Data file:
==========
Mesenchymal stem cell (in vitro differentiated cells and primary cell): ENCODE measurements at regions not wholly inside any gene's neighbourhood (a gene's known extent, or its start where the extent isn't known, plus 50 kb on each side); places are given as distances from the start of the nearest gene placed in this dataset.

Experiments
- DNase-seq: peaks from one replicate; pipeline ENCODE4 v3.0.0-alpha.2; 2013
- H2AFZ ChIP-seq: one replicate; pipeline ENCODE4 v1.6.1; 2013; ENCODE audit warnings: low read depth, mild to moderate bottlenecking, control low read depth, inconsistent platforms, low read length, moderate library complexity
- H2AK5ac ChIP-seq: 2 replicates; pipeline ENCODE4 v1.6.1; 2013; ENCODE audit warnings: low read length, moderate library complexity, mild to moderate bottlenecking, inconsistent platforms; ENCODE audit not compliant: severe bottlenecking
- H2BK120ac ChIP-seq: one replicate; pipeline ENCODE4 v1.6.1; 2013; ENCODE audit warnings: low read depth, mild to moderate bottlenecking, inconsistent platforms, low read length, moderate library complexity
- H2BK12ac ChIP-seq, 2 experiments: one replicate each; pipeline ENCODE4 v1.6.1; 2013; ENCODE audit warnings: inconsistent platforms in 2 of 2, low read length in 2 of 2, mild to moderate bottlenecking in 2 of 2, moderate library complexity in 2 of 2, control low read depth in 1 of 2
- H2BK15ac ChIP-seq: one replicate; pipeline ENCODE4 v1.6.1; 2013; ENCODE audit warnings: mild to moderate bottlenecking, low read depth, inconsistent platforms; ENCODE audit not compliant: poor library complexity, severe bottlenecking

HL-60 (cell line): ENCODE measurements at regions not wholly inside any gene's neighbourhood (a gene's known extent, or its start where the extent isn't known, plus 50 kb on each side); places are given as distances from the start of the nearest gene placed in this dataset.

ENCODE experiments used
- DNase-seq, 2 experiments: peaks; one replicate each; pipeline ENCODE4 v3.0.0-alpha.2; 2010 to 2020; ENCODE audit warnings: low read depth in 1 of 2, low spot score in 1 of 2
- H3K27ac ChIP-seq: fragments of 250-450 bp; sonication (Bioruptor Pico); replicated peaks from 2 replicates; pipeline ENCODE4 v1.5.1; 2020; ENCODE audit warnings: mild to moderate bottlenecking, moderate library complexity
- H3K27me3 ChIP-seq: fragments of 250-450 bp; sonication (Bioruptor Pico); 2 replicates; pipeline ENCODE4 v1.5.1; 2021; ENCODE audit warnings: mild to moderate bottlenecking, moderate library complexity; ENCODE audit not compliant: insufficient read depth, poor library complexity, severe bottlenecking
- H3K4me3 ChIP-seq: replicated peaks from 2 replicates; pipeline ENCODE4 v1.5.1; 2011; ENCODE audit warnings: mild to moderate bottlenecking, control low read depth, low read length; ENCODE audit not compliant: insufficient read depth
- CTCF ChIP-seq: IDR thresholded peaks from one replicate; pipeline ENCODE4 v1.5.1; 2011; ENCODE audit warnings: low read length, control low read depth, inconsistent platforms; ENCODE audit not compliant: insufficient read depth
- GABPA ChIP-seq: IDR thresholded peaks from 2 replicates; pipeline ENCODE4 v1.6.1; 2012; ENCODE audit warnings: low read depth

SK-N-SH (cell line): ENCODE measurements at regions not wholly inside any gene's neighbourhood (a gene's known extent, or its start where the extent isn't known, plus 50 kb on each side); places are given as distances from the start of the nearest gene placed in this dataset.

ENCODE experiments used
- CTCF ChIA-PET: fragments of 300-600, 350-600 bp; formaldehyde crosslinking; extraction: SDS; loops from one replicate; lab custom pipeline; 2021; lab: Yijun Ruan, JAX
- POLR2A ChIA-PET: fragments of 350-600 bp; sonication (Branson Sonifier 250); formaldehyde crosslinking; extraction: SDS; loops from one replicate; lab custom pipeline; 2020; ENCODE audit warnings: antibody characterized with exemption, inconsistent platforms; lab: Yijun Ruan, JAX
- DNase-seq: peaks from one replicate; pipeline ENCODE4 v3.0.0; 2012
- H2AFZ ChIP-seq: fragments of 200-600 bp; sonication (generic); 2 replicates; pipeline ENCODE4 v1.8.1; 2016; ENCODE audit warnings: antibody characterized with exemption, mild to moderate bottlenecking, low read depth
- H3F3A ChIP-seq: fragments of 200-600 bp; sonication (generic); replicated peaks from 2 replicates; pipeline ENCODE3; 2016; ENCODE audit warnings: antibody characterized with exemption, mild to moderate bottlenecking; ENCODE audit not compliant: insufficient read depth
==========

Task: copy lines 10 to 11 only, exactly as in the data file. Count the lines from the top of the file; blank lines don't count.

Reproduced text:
ENCODE experiments used
- DNase-seq, 2 experiments: peaks; one replicate each; pipeline ENCODE4 v3.0.0-alpha.2; 2010 to 2020; ENCODE audit warnings: low read depth in 1 of 2, low spot score in 1 of 2